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Discussion in 'Beer Talk' started by Providence, Jan 10, 2013.
What is this bierschnapps you folks speak of?
It's distilled Aventinus. As wonderful as it sounds.
Why yes it is!
Interesting. Would love to try it. I would imagine it's like Utopias, ha ha.
Most Bierschnapps are simply distilled beer(generally old beer). In every sense of the word it is 'fire' water! You can find it all over Germany usually sold at the brewery whose beer was distilled.
In Upper Franconia many breweries dispense their beer via a Gravity keg. The one or two beers the brewery makes the most of are served in this manner. Weizen on the other hand is always from a bottle as the CO2 level needs to be higher for presentation, and for the style etc.
Gravity kegs sometimes refered to as Bayerisch Antisch kegs are first breachd at the top of the keg to 'vent' to atmosphere and then a 'tap' is driven into side at the bottom. Depending on time of day these kegs could be 10 liter up to 50 liter. Depends on how busy they are. These are very traditional and are being phased out at all but the most comitted to tradion breweries. You do see some of these made of wood and they need to be coated on the inside with what they call 'pitch'. It's an annual maintenance the brewers deal with(read expensive). More common are rubber lined Stainless steel....you even see some that have a faux wood look!
The trick to gravity kegs is that you serve them once breached. Since no CO2 is involved in dispense the beer is shot if not consumed(trashed).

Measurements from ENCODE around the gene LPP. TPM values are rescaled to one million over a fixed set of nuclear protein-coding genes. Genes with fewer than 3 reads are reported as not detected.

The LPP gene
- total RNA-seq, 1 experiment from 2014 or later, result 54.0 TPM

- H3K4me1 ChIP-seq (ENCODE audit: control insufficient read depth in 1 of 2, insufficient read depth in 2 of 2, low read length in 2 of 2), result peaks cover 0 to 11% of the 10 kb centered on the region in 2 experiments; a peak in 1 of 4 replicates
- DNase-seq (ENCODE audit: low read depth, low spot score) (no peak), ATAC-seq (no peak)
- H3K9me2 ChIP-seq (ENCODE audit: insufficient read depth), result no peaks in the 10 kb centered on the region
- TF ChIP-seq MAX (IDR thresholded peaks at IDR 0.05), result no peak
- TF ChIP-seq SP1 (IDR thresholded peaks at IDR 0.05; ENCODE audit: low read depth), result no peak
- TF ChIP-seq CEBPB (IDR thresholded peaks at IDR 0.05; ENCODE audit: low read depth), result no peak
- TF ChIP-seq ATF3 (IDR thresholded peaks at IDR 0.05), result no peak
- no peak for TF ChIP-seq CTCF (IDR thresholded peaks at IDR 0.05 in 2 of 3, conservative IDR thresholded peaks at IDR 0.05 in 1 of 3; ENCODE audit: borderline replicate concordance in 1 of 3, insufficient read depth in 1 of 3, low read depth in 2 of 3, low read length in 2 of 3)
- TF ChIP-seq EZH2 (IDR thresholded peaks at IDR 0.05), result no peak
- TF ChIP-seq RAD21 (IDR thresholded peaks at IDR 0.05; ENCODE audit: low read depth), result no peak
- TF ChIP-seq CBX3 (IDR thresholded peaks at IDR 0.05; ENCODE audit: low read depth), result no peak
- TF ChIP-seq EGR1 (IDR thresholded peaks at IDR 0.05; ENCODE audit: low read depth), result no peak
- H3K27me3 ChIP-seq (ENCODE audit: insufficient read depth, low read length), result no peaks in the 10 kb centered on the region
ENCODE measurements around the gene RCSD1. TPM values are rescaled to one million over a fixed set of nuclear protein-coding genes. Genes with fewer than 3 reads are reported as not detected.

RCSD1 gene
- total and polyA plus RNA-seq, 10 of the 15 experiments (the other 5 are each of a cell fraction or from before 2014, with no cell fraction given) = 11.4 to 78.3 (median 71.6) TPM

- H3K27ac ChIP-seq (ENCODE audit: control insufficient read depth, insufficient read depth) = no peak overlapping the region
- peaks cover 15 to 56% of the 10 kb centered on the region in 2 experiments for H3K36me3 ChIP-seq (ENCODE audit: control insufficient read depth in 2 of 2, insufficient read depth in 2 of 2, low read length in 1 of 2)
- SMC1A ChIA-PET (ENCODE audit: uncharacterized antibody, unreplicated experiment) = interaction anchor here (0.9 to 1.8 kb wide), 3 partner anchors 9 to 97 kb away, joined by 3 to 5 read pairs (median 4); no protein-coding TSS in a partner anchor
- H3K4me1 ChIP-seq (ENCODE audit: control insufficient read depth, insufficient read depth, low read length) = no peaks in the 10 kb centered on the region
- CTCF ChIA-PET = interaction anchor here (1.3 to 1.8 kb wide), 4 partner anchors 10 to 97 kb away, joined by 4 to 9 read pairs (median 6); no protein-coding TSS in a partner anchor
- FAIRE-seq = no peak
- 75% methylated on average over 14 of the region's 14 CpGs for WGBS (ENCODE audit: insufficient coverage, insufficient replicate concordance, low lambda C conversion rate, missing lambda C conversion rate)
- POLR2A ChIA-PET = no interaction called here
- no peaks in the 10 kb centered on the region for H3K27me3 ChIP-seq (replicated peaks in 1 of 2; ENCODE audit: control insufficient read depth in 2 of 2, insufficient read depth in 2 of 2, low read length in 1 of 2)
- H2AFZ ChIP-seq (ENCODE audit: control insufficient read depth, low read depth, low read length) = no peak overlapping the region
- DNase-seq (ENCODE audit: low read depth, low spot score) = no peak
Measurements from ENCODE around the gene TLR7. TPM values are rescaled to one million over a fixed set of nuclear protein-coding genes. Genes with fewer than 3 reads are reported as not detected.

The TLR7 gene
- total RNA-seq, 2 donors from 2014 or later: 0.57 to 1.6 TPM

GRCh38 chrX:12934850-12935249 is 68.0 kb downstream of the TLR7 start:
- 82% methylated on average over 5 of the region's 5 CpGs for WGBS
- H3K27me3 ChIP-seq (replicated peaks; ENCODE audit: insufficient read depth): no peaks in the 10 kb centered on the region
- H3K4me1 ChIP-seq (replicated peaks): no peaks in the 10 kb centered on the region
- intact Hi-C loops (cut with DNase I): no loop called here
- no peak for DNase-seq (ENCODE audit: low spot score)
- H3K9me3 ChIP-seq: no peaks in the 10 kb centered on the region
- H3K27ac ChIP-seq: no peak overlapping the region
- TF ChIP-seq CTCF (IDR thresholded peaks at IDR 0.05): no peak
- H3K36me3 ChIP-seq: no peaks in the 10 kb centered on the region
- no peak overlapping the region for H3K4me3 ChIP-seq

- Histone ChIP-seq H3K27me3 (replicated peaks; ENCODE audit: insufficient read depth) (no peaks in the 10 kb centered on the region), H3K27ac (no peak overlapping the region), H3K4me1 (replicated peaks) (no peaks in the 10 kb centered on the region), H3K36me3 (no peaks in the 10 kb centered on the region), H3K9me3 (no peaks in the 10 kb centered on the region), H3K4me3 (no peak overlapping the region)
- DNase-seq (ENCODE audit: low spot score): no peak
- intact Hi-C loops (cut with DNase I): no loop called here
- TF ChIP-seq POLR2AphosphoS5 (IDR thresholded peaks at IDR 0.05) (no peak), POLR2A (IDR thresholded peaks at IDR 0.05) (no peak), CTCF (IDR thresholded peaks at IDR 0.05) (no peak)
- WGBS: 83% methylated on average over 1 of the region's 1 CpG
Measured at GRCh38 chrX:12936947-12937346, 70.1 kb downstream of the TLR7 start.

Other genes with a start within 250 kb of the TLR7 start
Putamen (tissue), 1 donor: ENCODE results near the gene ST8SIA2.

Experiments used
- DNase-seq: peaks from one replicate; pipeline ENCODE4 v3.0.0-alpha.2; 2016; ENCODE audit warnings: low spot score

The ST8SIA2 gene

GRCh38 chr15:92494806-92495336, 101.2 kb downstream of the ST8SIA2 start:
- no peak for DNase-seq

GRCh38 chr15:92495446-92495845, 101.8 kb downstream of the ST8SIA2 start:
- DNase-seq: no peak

While I'm not always a schnapps/kirschwasser/obstler fan, the ones at Schneider do seem to have a bit more residual flavor beyond heat. Most of the other ones tend to be a bit too much for me, though.
The first time my wife and I went to Andechs, a small family of Germans "adopted" us for a few hours and the guy busted out a little bottle of Andechser apple schnapps and a neat little collapsible set of metal schnapps glasses. I had no idea what I was getting into, but we felt obligated to drink with him. That stuff smells nice, but reminds me of moonshine. A post-meal shot is usually all I can handle.
Makes me think of that thread about Urquell's new packaging a few weeks back—I would loooooove to try unpasteurized Urquell.
Sounds like, per your response and that of Tashbrew above you, distilled beer is far from Utopias. It sounds like it's stright up rotgut! Still....would love to try it.
YMMV indeed. i used to think this was a 100% blanket rule too. but have now had enough "exceptions" that disprove it. most places in the US simply handle casks poorly, and most brewers also don't brew FOR cask.
I have had a lot of different hoppy beers on cask (mostly IPAs). I have yet to have a hoppy beer on cask that I don’t think was too muted by the cask delivery. I really don’t think it was a function of the cask being ‘abused’; in my opinion it was simply a matter of too low of a carbonation level for those beers. It appears that you have had differing experiences than me (or we have differing tastes in how hoppy beers are dispensed).
P.S. One way to really experience this is at a Real Ale Festival. I have attended the Yards Real Ale Festival every year for the past 4-5 years; 25-30 beers on cask and very fresh! The hoppy beers are always muted at this festival. The 'regular' beers like Bitter Ales, etc really 'shine' on cask.
i have been on the volunteer staff at NERAX (new england real ale exhibition) events for the past 4 or 5 years, and patronize venues that NERAX's parent organization CASC (cask ale support campaign) works with to ensure properly-maintained cask.
Well, I ‘fall back to: “we have differing tastes in how hoppy beers are dispensed.”